• You're so kind. My GP knows pretty much everything and I trust her completely. I found that when I was under Psychiatrist, if I saw a GP for physical problem, they weren't interested, they assumed every symptom was just psychological. Most GPs in training spend SIX WEEKS on psychology, consequently they back off and call CPN to say they had seen me. It took years to escape the cycle and get taken seriously. The build up of stress, as we know, causes physical illness or at least aggravates weaknesses. I'm a mess. I have alopecia (no hair), after 3 years on steroids, while they tried to work out breathing, I'm the size of a house because they make you feel so hungry 24/7, underactive thyroid, RA, FMS, gall bladder/stones (cant operate- lung condition- too dangerous), diabetes, asthma (separate from lung condition), adrenal glands get lazy after long term steroid use hence any inflammation condition will find me, occasional but unexplained severe water retention and I blow up like Michelin Man. The first time it happened, high dosage water tablets/fluids restricted to maximum 1 litre per day (intolerable thirst), after 7 days weight loss 11 kilos-all excess fluid, passing so much urine means you lose vital enzymes which is not good either, delicate balance took ages to get back within acceptable range. Sciatica, migraines, periodic urticaria (skin reaction to unknown allergy). Yesterday the District Nurse came for a look at a, something?, lump type thing, took a picture, (dignity? what's that?) she didn't recognise it, coming back on Friday. Now cystitis, which inevitably will be followed by thrush.

    On the other hand, I have 2 very precious daughters, son in law, 2 gorgeous grandsons, 3 very special friends, one very special brother who I see twice a year, and believe it or not they are enough to keep me going. I wish hubbie was still here. There is still enough love in my life, good enough for me.

    I cant tell you how much you lovely people help when things get too much. I wish you well and thank you for understanding, & for your empathy. Tulip xx :) Goodnight.

  • I am a friendly person and used to chatting to people, (my career until retirement was negotiating) and I had one doctor for many years who, when he took early retirement, then recommended me to the next best partner in the practice. I was with this GP for c10 years until he too decided to retire early. Both Hugh and Nick told me they were leaving general practice because they wanted to be proper doctors and not just a sorting office for referrals to specialists, and form fillers. Nick is now working in the A&E department of our local hospital and loves it - he does a day's work, deals with what comes along, gets paid, goes home and no aggro of managing a practice or all the other things GPs do that are not connected to medicine! They have said that very few really committed doctors now want to work in surgeries. I am not surprised!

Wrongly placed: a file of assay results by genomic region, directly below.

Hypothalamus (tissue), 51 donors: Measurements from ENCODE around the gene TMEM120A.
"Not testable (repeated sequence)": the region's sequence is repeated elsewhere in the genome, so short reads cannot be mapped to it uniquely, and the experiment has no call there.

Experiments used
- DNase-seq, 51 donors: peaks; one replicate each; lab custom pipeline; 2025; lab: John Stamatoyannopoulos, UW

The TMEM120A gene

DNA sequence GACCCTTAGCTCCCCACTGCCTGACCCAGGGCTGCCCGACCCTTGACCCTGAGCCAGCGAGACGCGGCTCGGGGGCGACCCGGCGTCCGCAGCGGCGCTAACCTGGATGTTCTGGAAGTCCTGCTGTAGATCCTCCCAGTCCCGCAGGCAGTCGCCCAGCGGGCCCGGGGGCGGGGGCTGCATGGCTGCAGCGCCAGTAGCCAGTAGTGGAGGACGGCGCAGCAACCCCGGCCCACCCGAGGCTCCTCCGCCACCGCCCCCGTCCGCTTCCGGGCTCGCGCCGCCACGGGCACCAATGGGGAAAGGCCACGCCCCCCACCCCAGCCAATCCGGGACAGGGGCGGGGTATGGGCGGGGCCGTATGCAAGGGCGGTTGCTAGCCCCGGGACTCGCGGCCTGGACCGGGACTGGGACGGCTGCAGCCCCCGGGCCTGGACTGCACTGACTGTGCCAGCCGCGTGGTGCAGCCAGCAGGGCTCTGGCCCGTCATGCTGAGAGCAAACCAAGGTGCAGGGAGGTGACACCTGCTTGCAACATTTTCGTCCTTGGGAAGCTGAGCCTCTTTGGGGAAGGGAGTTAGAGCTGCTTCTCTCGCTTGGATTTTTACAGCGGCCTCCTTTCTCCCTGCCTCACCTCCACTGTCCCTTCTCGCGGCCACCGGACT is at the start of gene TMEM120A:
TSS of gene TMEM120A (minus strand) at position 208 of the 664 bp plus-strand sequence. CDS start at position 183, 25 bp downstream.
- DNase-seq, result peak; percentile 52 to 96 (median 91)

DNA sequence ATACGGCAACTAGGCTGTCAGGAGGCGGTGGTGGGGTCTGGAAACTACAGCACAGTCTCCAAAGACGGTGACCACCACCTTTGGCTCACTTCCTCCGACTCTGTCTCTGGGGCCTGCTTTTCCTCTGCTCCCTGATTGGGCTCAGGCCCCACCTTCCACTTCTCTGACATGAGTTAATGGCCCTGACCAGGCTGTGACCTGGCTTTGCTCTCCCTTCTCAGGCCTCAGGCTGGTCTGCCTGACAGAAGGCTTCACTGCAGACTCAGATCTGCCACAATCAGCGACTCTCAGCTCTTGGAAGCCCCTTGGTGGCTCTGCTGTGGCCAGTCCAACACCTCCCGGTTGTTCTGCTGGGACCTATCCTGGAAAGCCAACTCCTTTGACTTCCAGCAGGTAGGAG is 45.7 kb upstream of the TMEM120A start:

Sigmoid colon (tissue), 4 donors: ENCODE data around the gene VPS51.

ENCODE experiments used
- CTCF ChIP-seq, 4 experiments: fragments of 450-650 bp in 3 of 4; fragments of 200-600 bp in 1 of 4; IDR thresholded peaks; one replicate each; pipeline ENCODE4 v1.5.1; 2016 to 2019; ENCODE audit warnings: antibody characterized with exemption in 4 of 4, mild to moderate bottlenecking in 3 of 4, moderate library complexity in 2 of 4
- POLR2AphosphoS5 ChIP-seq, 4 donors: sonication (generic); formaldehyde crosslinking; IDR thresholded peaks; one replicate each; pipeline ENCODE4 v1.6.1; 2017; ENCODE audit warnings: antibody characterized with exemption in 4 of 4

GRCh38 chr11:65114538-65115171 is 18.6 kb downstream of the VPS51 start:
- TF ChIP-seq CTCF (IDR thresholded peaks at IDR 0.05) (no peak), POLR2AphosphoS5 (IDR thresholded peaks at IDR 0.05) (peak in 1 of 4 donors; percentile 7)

• Totally agree! The GP I have now is the best I've ever seen, and we have a very informal relationship too. She has been known to arrive about 9pm, if she says she's coming, she will come! She is very well informed, open minded - she trained in acupuncture but sadly it didn't work for me - There is only 1 problem that I can find. She will want to retire one day, I think she said she is either 6months younger or older than me.

    Not going to think about it. I feel better after the kindness and advice i've had, so many thanks. Tulip xx :)

  • It is very frightening and traumatic when your GP retires. I was on Lithium for depression and in the surgery for my weekly blood test when my wonderful doctor saw me in the waiting room and asked me to pop into his room. He then told me he was retiring early and I just lost the plot completely and had the most dreadful panic attack. My friend and the doctor got me out through a back door and my friend took me to the Psychiatric Unit and they looked after me until I was calm enough to go home. I just couldn't believe that the only person who knew all about me (even more than my husband knew) was just leaving me - I was desolate. Anyway, he called round to see me at lunchtime a couple of days later, bringing with him some sandwiches, we found some of my husband's beer in the fridge, and then had a lovely natter and he told me he had talked about me to his best friend/colleague in the practice, and Nick was going to look after me. Nick did look after me for many years until he to retired, and always kept me updated on what Hugh was up to, mainly golf! Oh, to go back to the days when doctors knew their patients and really had the time to care. I do have a very good doctor now, who diagnosed the fibromyalgia, but still miss Hugh and Nick!

    Have you thought about talking to your doctor about her plans for retirement so that you can be prepared for when it happens? They are only human beings with the same feelings and aches and pains as their patients, and should understand your anxiety.

  • I can see that you have been given loads of wonderful advice so I will just wish you all the best of luck

    All my hopes and dreams for you

    Ken x

  • always appreciated. :) xx